Social Renewal Advisory Board: our response

The Scottish Government’s initial response to the Social Renewal Advisory Board’s Report “If not now, when?”.

The COVID-19 Pandemic Response

During this past year, the COVID-19 pandemic has changed our lives on a dramatic scale. The direct and indirect impacts of the pandemic have been devastating for individuals and communities across the whole of Scotland, with particular impacts for those living in areas of multiple deprivation, children and young people, older people, disabled people, minority ethnic communities and women. The joint Scottish

Government and the Convention of Scottish Local Authorities (COSLA) report on Scotland's Wellbeing: The Impact of COVID-19[2], published in December 2020, highlights that people and communities who were already struggling are being hit hard. This is driven by reduced income as a result of job loss, reduced working hours, the inequalities arising from furlough and what happens when furlough ends. With unemployment predicted to rise in the medium term and already affecting particular sectors, this negative impact will likely be exacerbated unless strong action is taken.

The Scottish Government has already acted quickly to support people and communities, doing all we can to protect people's jobs, homes, living standards and access to necessities. In doing so, the Scottish Government has invested more than £1 billion in additional resource since the onset of the pandemic to support people impacted and build resilience in public services[3].

This funding has supported councils, charities, businesses, third sector and community groups to allow them to deliver swiftly and directly for the people of Scotland. They have risen to the challenge and have shown compassion, ingenuity and innovation in how they have worked together in partnership. All this has demonstrated that real change can happen at scale when we work together at pace, with flexibly and passion to deliver positive outcomes for our communities.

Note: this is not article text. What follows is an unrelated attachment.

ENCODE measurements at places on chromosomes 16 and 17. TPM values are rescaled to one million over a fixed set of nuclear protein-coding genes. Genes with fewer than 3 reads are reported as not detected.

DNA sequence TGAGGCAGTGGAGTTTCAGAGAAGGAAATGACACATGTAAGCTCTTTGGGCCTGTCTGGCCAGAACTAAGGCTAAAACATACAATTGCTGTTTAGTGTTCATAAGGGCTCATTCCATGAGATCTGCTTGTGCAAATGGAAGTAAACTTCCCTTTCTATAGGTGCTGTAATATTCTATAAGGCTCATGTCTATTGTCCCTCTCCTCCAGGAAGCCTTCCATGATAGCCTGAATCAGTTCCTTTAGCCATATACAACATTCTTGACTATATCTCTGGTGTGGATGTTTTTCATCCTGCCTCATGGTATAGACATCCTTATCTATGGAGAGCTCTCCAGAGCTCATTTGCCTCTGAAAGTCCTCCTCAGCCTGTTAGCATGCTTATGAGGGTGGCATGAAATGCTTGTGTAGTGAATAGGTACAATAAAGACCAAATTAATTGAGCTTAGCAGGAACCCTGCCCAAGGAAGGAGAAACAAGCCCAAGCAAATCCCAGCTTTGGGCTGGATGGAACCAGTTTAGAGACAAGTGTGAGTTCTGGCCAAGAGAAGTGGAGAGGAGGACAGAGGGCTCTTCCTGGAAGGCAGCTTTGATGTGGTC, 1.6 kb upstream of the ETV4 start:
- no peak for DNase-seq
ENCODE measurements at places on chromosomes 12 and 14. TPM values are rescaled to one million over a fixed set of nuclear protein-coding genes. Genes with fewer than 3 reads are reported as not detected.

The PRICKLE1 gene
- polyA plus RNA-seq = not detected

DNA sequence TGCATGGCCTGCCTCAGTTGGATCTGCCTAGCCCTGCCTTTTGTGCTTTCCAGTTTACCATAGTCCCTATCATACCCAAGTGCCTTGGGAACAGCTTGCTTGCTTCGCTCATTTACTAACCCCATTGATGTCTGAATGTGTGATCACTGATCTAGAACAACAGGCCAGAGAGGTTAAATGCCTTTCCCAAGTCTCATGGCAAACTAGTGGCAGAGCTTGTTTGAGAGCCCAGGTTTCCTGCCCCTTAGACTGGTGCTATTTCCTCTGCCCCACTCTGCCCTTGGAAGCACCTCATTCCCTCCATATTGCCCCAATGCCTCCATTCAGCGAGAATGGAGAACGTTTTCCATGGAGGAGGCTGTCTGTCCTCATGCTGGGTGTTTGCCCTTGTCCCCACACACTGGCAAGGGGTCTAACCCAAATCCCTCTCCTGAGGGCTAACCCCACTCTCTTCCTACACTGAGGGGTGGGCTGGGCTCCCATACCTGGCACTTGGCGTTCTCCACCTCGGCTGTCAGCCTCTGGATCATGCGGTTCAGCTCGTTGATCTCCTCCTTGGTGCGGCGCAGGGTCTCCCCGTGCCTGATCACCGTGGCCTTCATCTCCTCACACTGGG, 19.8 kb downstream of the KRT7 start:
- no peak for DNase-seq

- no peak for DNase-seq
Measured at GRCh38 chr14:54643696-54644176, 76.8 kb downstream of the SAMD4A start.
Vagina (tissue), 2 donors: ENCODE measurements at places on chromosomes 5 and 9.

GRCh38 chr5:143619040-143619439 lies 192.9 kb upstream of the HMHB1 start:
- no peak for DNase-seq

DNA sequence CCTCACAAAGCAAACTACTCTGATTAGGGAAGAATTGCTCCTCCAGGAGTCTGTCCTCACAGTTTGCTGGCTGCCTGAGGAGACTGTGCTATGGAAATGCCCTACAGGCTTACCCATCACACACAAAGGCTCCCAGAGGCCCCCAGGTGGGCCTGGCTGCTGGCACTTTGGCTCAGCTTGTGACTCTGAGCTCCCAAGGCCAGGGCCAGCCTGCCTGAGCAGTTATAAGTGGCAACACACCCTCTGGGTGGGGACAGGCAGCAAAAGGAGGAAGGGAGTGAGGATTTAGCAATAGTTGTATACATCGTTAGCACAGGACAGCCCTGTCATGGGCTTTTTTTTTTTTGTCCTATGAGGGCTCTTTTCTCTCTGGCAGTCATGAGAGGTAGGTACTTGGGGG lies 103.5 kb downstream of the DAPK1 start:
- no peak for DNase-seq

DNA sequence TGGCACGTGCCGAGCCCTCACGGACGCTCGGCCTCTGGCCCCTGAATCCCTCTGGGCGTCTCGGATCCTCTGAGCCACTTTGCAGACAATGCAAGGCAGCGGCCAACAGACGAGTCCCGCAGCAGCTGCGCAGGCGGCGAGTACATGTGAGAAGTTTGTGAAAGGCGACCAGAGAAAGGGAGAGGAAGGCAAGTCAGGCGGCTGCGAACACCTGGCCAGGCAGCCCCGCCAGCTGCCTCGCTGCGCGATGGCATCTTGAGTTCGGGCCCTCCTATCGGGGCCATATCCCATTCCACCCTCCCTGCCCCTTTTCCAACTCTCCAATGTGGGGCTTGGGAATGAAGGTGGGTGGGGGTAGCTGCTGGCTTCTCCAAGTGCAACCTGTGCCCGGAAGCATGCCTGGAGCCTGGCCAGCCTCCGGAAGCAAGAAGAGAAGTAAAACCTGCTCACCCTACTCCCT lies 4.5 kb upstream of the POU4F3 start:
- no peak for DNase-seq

This additional resource includes over £140 million to tackle food insecurity, including over £50 million to continue Free School Meal provision during school closures, holidays and period of online learning up to Easter 2021, while promoting dignity through a cash-first approach. We have also launched a Community and Third Sector Recovery Programme, now backed by £40 million, to help the third sector continue support to people and communities in responding to the ongoing impact of the pandemic.

Moreover, as part of the 2021-22 Scottish Budget, we will make over £100 million available to local authorities to support people on low incomes. This includes a £130 Low Income Pandemic Payment expected to benefit around 500,000 households receiving Council Tax Reduction. We have also extended this funding to support other households, including those living in temporary accommodation and care leavers. We estimate that around £65 million will be paid to people through this measure. We will also provide two Family Pandemic Payments, worth £100 for each child, for those who are in receipt of Free School Meals on the basis of low income. Payments will be made in the summer and prior to Christmas with around 144,000 children expected to benefit from this investment totalling over £28 million. These payments are in addition to the two COVID Hardship Payments, paid in December 2020 and April 2021, which put over £28 million in the pockets of families and will mean that between last December and the end of the year families could receive additional direct cash payments totalling £400.

At the same time, we are focusing on delivery of existing social justice commitments and these will help many affected by COVID-19. For example, in February 2021, we formally launched the 'game changing' Scottish Child Payment, initially for eligible families with children under six. Payments have now started and for those who applied by 15 February 2021 their payment will be backdated to that day, regardless of when it is processed. This new payment will provide £40 every four weeks for each eligible child with no limit on the number of eligible children per household. Social Security Scotland has written to everyone eligible on their database, and those on data feeds from HM Revenues and Customs and the Department for Work and Pensions, to proactively invite them to apply and they will continue to do so as more people access these qualifying benefits.

We also continue to raise concerns with the UK Government regarding welfare cuts, policies that are making people poorer and causing hardship, and the failures of Universal Credit to provide an adequate safety net.

This is significant and unprecedented additional support, however, we realise further substantive action can be taken. The Board's report offers a route-map to address the structural inequalities that lie at the very heart of many of these problems.



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